The day after Black Panther’s world premiere in Los Angeles, the cast, director Ryan Coogler and Marvel Chief Kevin Feige took part in a press conference to discuss the movie.
King T’Challa himself, Chadwick Boseman, recalled the moment he first learned he was cast as the Black Panther. Coming off the red carpet for the premiere of Get On Up, the James Brown biopic, Boseman received an international call with the good news.
“It was crazy because I didn’t even have international calling until that morning!”
Feige himself recalls when the team settled on the casting decision during the pre-production phase of Civil War and immediately reached out to the actor to tell him about the character and their vision of him for the Marvel Cinematic Universe..
“I think you’ve heard people say this all the time when you’re in a setting like this, but he was the only choice.”
Director Ryan Coogler, who wasn’t involved with Boseman’s casting, called the gig an “incredible opportunity.” The youngest MCU director yet gushed about being “able to work with people [he] watched [his] whole life” like Forest Whitaker and Angela Basset. A self-described life-long fan of comics and pop culture, Coogler said the movie pulls from all the major runs on the character. In addition to the fact that certain characters in the movie were introduced over time by different writers, he said each writer brings something new to the world of Wakanda.
“Each run gives us something to pull from.”
Even though Black Panther is the biggest project Coogler has worked on, he said he had no problem pushing Marvel to keep the story grounded and personal.
“You think of Marvel as the biggest studio in the world, but it’s really just Kevin and his two friends,” Coogler said laughing.
For Danai Gurira, Black Panther provided her with an opportunity to present a strong, authentic image of her ancestral culture. Calling the movie “a salve to those wounds” caused by seeing Africa misrepresented or skewed on the big screen, Gurira praised the movie for how it “subverts things we’ve been seeing forever on the continent” and presents them in a strong, beautiful way.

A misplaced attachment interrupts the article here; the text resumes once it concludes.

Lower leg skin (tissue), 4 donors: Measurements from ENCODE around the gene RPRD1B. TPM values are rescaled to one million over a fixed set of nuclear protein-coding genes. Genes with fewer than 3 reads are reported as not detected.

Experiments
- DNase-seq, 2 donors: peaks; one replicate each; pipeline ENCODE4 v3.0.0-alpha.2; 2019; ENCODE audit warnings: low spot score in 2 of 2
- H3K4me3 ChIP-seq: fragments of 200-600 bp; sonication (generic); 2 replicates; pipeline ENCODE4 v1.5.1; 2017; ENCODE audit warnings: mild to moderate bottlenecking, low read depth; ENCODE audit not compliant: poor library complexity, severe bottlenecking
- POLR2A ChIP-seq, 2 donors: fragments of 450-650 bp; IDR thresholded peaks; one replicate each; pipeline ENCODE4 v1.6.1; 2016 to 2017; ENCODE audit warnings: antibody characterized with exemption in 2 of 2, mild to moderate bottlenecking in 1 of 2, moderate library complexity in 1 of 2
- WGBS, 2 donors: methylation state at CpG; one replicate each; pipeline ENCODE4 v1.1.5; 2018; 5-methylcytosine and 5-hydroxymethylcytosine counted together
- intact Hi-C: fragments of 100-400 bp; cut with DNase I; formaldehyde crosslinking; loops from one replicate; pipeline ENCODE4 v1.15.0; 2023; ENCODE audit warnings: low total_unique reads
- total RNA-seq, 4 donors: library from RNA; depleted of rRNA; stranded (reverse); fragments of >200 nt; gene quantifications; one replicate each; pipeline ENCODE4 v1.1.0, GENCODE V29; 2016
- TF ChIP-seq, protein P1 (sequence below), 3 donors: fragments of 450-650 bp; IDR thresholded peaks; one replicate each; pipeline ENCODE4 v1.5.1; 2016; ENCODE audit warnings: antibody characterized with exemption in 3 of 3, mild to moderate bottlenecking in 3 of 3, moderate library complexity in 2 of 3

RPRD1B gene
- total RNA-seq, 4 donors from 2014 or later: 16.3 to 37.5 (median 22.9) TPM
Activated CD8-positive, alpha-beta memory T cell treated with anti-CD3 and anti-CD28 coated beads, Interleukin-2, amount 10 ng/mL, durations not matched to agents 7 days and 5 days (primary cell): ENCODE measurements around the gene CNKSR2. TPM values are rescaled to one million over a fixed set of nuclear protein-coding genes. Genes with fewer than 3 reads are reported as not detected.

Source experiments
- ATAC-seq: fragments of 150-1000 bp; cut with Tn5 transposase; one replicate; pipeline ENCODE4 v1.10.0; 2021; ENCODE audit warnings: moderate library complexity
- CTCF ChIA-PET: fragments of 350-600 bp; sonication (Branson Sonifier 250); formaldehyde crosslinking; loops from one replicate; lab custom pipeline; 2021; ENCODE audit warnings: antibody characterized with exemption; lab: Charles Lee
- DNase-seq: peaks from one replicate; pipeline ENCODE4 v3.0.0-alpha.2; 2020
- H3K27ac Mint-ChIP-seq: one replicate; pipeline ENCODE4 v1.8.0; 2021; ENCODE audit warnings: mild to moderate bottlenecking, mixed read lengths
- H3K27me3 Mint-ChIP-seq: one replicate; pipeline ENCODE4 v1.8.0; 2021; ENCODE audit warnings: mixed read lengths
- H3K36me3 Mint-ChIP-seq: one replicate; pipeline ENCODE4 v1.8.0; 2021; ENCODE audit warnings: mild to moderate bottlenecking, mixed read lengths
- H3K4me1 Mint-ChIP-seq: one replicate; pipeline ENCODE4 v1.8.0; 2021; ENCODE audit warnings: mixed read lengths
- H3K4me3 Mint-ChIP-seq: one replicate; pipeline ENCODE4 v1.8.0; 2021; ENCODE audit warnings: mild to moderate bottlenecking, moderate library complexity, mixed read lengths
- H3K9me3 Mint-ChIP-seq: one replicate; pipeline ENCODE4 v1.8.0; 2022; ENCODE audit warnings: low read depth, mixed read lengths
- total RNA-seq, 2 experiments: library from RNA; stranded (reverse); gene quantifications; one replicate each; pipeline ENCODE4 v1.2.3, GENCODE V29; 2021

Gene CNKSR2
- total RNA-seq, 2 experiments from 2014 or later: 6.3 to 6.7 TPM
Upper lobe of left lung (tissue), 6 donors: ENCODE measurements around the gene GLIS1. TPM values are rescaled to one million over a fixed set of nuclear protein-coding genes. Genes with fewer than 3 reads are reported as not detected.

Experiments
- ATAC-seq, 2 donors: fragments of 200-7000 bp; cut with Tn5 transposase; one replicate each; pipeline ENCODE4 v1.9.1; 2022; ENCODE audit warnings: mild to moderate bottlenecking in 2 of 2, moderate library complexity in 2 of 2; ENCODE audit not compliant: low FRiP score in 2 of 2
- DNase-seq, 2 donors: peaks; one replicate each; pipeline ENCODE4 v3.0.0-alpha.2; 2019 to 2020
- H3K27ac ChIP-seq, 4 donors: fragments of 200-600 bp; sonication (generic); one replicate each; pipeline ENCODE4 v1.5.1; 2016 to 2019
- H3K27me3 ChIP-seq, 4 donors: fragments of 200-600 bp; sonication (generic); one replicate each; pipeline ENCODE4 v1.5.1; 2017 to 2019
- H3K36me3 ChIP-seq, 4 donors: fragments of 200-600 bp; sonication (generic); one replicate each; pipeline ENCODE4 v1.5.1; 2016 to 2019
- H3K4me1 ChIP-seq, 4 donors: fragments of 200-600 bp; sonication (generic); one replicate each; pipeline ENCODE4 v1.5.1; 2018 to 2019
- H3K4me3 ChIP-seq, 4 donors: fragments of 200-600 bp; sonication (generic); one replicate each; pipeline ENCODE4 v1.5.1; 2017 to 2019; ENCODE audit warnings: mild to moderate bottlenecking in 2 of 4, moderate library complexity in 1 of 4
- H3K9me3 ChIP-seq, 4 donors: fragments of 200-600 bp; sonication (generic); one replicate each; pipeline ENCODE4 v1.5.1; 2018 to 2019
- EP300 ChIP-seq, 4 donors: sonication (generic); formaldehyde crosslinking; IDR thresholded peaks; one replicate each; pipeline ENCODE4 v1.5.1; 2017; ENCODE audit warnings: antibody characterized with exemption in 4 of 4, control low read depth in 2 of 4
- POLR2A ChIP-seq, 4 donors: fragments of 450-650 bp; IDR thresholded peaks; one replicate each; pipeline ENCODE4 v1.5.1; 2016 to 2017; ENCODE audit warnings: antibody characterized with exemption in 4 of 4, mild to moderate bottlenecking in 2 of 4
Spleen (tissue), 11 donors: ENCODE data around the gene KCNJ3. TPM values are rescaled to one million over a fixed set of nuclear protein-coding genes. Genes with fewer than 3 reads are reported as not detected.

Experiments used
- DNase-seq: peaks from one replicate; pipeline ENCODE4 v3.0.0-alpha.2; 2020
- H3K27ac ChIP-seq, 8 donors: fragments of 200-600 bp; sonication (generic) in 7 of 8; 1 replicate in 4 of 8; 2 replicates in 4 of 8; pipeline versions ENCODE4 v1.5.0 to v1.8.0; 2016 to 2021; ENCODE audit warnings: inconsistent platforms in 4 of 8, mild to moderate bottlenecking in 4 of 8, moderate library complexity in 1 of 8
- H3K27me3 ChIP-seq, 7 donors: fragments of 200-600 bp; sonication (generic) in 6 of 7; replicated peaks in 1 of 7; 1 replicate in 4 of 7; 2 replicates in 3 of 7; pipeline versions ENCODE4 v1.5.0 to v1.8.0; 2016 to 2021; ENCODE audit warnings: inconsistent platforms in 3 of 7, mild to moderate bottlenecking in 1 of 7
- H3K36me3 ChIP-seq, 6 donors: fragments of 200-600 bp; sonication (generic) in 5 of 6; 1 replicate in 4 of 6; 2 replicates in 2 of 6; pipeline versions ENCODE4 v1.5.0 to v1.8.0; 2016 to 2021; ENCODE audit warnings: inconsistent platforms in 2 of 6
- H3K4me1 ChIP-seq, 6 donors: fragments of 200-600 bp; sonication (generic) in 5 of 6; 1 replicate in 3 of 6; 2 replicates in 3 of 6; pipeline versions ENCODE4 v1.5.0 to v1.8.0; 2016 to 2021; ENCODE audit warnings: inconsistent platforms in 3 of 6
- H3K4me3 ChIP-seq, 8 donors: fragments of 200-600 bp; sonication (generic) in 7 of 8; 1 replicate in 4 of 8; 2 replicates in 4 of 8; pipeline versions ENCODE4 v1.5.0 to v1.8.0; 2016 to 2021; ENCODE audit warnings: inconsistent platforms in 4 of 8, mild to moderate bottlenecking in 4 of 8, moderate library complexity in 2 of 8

“I was the first one to get my head shaved, and in theory it sounded amazing,” Gurira said laughing. “Then the pride started to grow and the pride around it and embracing this symbol of power in these women[…] You don’t have to have hair to be beautiful, this is beauty, right here.”
Gurira’s Okoye wasn’t the only new bad ass character though. New comer Shuri, played by Letitia Wright, was one of the best parts of Black Panther and was equally charismatic on the stage. When asked what her favorite gadget from the film was, she simply laughed and said she invented all of them before delving into her answer.
“T’Challa’s suit is quite beautiful but I think the gauntlets are pretty dope cuz that’s her personal little thing,” Wright revealed. “I’m like back up, yeah, Kitty Cat Paws!”
Black Panther may be the title character, but this movie is equally about the strong women and characters around King T’Challa. For Lupita Nyong’o, the film is special because of how it represents each of those women as a fully formed, independent individual.
“We all have our own sense of power and our own agency and we hold our own space without being pitted against each other,” Nyong’o said. “Sometimes in movies we fall into that trap where women, there’s very few of us, and then we’re against each other, there’s a competitive spirit and this film freezes that. We see women going about their business and supporting each other, and even arguing with each other, having different points of view, but still not being against each other and I think that’s extremely important.”
Discussing the film’s cultural relevance and connections to present political themes, Feige said Coogler wrote the script about a year and a half ago. While certain events have happened recently that make certain themes and aspects of the movie increasingly relevant, he insists “there are also things in the film that have been relevant for centuries.”
“The truth of the matter is Stan Lee and Jack Kirby […] created Black Panther and made him a smarter, more accomplished character than any of the other white characters in the mid-1960s. So if they had the guts to do that in the mid-1960s, the least we can do is live up to that and allow the story the way it needs to be told and not shy away from things that the Marvel founders didn’t shy away from in the height of the Civil Rights movement.”